January 16, 2015 at 11:00 am

Podcast: U R Not [RED] e

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SONY DSC

This week Fred and Jam are joined by Andy from 42 Level One to celebrate the 20th Anniversary of the Sony Playstation.  This CD based console is responsible for so much ushering into the next iteration of game development, hardware, media, and game libraries.  It touched each host in his own way and deserves to be celebrated on its second decade of existence.


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Written by Fred Rojas

December 3, 2014 at 11:00 am

Retro Game Night: Fire’n Ice and Skyblazer

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This week the “$130 episode” features the NES sequel to Solomon’s Key Fire’n Ice and the recently featured Retronauts favorite Skyblazer for the SNES.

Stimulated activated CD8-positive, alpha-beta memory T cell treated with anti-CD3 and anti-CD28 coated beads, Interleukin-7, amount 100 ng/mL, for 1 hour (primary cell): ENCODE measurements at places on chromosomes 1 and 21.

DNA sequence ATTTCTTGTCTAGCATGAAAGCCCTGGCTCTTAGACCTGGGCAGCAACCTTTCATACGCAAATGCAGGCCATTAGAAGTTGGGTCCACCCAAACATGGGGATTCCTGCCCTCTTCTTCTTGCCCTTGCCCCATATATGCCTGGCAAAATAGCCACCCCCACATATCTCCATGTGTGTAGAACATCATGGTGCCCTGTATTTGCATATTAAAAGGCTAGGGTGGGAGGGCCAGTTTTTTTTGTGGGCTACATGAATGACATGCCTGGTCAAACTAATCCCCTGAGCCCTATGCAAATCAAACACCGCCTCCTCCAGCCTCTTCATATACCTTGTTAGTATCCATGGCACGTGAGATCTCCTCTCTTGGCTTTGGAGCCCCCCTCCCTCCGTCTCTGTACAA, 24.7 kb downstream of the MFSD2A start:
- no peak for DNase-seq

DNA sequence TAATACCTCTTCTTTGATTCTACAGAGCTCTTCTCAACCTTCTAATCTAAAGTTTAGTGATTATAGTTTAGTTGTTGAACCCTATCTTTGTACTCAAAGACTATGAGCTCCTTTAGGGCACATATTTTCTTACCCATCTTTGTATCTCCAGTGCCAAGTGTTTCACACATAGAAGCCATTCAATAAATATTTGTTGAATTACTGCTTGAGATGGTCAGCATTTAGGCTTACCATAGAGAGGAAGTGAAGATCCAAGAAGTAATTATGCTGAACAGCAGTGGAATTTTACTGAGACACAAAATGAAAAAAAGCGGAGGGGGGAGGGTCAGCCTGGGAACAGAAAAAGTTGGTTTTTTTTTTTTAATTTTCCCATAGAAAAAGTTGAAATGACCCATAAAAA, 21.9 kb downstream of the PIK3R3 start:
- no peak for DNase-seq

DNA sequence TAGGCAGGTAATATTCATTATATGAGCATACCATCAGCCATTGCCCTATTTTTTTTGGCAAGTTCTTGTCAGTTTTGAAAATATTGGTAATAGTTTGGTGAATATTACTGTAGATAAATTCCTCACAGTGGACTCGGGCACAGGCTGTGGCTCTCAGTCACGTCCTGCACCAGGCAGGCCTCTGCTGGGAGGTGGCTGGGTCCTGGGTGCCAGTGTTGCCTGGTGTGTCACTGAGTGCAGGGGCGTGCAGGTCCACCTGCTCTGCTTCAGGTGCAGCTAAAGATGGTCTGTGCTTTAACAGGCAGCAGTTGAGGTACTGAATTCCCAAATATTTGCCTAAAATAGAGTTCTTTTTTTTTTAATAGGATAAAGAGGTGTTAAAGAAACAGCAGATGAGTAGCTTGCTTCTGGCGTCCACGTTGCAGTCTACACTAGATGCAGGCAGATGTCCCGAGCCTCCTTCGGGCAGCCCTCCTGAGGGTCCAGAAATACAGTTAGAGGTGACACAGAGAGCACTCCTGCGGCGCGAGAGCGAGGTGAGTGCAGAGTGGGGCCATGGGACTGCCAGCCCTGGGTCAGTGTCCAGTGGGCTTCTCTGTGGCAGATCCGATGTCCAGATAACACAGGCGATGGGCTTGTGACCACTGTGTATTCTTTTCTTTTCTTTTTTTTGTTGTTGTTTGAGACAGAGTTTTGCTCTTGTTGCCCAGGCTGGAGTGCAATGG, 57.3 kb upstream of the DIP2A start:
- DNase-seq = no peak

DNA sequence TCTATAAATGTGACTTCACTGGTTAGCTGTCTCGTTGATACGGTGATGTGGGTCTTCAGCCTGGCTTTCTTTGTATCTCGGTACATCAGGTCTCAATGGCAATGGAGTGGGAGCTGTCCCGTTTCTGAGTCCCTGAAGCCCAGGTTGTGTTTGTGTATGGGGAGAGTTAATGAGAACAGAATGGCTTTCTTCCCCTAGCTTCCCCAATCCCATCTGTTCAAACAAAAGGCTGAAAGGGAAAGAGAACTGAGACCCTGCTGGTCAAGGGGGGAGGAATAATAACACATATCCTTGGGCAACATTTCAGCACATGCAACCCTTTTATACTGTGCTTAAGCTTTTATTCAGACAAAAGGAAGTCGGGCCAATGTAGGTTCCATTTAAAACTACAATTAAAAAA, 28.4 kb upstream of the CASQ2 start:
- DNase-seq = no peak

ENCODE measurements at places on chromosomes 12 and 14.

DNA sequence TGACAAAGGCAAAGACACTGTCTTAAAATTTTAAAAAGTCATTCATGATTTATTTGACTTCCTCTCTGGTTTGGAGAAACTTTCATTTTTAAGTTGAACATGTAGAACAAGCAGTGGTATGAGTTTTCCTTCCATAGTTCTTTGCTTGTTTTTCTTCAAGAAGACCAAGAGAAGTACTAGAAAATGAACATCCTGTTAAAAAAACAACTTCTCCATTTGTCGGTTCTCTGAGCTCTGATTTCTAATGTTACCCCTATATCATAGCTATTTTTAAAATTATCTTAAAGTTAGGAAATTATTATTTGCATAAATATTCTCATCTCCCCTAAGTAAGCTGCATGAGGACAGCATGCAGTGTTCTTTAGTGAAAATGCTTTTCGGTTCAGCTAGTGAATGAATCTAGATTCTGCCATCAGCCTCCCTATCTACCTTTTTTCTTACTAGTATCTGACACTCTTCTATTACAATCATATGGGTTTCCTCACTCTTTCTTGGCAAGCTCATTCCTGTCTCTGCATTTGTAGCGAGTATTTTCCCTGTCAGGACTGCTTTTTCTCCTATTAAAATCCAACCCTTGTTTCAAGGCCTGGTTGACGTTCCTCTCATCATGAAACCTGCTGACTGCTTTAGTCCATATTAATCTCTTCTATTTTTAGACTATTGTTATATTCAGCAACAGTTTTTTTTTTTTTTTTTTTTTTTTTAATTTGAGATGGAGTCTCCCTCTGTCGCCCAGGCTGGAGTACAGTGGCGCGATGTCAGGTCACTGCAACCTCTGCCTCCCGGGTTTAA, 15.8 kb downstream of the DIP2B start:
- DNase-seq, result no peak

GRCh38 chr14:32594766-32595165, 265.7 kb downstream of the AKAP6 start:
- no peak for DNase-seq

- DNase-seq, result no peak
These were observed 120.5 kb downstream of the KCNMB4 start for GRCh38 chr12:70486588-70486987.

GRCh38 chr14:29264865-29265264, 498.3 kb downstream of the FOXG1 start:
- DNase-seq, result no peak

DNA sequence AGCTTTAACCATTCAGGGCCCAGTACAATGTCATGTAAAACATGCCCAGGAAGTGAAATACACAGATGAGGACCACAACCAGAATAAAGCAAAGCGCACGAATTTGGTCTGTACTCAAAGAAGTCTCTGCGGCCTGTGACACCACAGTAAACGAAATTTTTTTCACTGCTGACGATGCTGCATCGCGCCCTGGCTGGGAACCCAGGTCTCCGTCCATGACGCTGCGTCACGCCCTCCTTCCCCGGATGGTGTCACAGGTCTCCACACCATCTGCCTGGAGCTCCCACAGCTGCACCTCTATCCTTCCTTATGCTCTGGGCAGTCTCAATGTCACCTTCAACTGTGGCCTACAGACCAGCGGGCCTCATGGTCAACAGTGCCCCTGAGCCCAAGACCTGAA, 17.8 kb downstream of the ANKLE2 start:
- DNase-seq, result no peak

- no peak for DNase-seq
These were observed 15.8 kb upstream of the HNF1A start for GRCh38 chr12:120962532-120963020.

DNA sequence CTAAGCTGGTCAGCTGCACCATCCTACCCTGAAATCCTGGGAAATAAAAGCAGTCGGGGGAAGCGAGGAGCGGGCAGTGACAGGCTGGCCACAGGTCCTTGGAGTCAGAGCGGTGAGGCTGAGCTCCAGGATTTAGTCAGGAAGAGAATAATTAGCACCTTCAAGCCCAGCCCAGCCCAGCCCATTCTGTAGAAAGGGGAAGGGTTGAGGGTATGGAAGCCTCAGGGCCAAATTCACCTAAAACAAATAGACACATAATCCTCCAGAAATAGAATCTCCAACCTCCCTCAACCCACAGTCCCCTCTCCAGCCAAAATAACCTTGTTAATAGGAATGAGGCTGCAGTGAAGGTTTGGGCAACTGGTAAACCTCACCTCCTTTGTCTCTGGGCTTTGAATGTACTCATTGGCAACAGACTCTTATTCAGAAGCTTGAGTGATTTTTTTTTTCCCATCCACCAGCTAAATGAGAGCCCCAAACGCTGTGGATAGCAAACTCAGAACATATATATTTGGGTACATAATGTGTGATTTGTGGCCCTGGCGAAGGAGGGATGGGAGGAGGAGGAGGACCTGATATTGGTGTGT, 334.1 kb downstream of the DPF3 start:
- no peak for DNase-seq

Written by Fred Rojas

August 17, 2014 at 5:57 pm

Podcast: GHX – E3 Hype Train

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This week we are foregoing the past and focusing on the future with Pixelated Pints co-host Heffe guesting on the show.  We discuss the Microsoft, Sony, and Nintendo press events and what it means for the wonderful world of gaming.  Don’t worry, we’re back to retro next week.


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Written by Fred Rojas

June 11, 2014 at 11:00 am

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Podcast: PS3 Retrospective

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PS3